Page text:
India’s evolving defence diplomacy

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Prof B R Deepak
Historically, India has been ambivalent about the role of defence diplomacy in foreign affairs; ever since its inception, even though it aspired to play a greater role in the global political arena, but underestimated the role of defence diplomacy.
It is for this reason that the Non Alignment Movement that it steered during the height of the Cold War lost its steam in the uni-polar world after the disintegration of the Soviet Union and more so in recent times when the multi-polarity is gaining currency. The disintegration of the Soviet Union was a watershed, and the Indian leadership starting with PM PV Narasimha Rao, and followed by PM AB Vajpayee started to emphasize the role of defence diplomacy in foreign affairs, obviously with a desire to catapult India to the status of a great power. The detonation of the nuclear devices by the then Vajpayee government in 1998 should
be viewed from this point of view. The
real push in this direction came when Congress government lead by PM Manmohan Singh signed the New Framework for Defence Cooperation and the India-US civil nuclear deal in 2005. The Defence Policy Group (DPG), chaired by the US Under Secretary of Defence for Policy and the Indian Defence Secretary, is at the apex of the bilateral defence relationship. Some of the priorities defined for the cooperation include maritime security that include joint military exercises, humanitarian assistance/disaster relief, defence sales, co-development of weapon program, personnel exchanges, and counterterrorism cooperation etc.. Since then, India has concluded similar deals with Russia, Canada, France, the UK and Australia being the latest.
PM Narendra Modi has been even more assertive in defining and shaping India’s defence diplomacy. This is visible from his London visit where he with his counterpart, David Cameron, issued a joint statement on their ‘global partnership’ that included defence, cyber security, and counter terrorism cooperation. For the first time the Joint Statement explicitly mentioned the Lashkar-e-Toiba (LeT), Hizb-ul-Mujahideen (HuM), and the Haqqani network, and announced that the two countries will work together to disrupt ‘all financial and tactical support for terrorist networks’ including the ISIS and al-Qaeda. In the words of PM Modi, ‘UK will also be a strong partner in India’s defence modernization plans, including the Make in India mission in defence sector’ needless to say a sizable share of the $13 billion deals will go to defence cooperation. At home, Vice Chairman of China’s Central Military Commission, General Fan Changlong has been in India, after visiting China’s ‘best iron brother, good friend and strategic partner’ Pakistan as General Fan has defined China’s strategic partner. During his meeting with Indian Defence Minister Manohar Parrikar on 16 November, General Fan said, ‘China attaches great importance to developing ties with India and the Chinese military is willing to cooperate with its Indian counterpart to actively implement the consensus reached by the leaders of the two countries to build a comprehensive exchange mechanism, expand cooperation in specific fields, and enrich the contents and meaning of the strategic cooperative partnership between the two sides.’ On his part Parrikar said that ‘India is ready to strengthen defence cooperation with China and work hard to maintain border peace and stability.’ Indian Defence Minister also said that ‘both India and China are victims of terrorism and India hopes to stage common fight against international terrorism with China.’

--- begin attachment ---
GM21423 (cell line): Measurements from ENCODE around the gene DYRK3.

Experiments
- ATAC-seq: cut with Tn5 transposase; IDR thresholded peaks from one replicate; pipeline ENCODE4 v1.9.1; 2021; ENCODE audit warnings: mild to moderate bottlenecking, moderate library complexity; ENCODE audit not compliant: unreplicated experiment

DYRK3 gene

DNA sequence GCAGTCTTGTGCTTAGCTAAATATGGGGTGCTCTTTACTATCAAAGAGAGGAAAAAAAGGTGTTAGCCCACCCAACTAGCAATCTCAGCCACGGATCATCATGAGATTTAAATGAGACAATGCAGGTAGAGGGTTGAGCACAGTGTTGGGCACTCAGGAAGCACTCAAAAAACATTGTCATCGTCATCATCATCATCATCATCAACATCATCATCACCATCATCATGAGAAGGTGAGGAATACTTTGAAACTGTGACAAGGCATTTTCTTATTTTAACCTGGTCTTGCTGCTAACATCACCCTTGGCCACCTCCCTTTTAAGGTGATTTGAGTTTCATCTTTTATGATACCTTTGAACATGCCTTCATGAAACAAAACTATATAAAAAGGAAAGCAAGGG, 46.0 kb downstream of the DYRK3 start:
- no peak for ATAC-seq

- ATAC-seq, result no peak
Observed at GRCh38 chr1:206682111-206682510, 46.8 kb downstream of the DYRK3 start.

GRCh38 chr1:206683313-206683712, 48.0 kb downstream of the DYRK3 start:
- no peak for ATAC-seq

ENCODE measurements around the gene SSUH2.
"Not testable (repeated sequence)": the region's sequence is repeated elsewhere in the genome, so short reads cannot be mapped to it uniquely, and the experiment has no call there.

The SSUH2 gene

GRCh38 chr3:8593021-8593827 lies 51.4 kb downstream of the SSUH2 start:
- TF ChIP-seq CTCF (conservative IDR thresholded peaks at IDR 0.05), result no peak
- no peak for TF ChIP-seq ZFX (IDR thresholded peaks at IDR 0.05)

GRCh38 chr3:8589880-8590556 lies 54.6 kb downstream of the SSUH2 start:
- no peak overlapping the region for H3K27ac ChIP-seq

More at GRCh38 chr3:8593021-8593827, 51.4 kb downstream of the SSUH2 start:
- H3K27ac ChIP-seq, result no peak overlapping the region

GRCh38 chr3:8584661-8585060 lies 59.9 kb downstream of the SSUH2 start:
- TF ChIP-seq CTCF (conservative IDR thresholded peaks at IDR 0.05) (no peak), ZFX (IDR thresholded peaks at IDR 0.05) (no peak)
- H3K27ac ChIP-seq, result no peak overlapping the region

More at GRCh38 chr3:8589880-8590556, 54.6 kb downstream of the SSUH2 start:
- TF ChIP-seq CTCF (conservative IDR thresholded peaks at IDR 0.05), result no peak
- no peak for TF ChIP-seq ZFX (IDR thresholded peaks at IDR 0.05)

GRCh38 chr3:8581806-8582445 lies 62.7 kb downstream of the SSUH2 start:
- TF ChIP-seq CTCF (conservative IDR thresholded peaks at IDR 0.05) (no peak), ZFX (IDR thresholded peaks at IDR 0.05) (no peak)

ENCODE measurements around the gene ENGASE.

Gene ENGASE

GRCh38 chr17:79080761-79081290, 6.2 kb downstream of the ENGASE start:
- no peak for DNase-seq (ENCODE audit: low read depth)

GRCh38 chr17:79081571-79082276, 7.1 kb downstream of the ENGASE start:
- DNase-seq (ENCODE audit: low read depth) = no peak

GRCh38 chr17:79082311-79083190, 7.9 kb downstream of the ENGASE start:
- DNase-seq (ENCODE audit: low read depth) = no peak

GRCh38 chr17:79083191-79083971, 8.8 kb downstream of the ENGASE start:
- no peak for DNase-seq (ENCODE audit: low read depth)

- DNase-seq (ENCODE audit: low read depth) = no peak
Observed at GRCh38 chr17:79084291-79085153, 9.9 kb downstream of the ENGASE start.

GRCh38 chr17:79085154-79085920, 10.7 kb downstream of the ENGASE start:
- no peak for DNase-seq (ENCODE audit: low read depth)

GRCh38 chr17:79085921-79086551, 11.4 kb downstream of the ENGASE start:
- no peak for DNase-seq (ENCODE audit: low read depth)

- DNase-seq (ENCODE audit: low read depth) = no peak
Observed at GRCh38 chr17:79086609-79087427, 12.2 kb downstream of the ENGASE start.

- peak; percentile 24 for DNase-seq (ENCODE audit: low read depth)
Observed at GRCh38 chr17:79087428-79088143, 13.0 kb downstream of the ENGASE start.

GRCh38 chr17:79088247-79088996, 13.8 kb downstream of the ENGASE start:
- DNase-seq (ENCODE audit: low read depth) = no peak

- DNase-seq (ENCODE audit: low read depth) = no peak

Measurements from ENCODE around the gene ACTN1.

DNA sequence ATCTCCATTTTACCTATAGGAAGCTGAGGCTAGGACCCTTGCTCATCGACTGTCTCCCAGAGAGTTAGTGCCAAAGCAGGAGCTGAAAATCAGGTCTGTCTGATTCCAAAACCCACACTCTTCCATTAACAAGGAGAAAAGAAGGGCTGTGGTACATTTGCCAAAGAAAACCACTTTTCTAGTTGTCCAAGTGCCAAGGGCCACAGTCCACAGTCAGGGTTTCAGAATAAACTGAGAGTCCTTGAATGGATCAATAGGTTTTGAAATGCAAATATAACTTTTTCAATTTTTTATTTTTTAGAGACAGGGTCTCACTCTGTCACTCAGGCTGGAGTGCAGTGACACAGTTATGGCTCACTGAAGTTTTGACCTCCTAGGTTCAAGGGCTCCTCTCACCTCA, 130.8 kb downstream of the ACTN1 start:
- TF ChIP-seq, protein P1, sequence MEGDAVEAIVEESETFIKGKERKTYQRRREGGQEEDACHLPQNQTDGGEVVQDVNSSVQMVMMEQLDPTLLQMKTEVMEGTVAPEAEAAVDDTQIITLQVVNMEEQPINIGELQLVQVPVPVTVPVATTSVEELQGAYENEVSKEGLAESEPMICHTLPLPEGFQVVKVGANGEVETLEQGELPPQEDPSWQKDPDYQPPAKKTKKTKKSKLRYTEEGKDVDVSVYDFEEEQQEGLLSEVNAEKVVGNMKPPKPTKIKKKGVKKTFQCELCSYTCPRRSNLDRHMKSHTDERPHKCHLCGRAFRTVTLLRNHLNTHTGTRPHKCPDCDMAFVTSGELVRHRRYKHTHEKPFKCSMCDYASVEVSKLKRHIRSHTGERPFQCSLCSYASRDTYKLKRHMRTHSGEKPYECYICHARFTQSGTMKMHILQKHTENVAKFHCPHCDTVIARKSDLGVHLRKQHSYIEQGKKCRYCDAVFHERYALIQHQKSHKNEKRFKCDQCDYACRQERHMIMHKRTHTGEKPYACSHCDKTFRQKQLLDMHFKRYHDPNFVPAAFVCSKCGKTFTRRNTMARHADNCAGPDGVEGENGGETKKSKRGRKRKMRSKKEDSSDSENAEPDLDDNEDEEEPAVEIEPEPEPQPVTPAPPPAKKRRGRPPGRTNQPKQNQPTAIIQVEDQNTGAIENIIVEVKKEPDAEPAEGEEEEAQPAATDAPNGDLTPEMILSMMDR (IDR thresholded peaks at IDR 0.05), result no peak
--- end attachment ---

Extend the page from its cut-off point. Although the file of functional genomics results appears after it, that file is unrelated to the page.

If Modi government received General Fan in India, it sent the Indian army chief, General Dalbir Singh Suhag to Japan at the same time for greater military cooperation keeping in view General Fan’s Pakistan visit as China is reluctant to de-hyphenate Pakistan from India. According to a Defence Ministry release on 16th the ‘visit will further cement the longstanding ties between India and Japan, which are based on a shared commitment towards world peace and regional security.’ It may be remembered that the relationship was enhanced to ‘Special Strategic and Global Partnership’ during PM Modi’s Japan visit in September last year. It is learnt that in order to reinforce bilateral relations in security and economic sectors, Japanese Prime Minister Shinzo Abe will be visiting India next month. Of late, defence diplomacy between India and Japan has taken a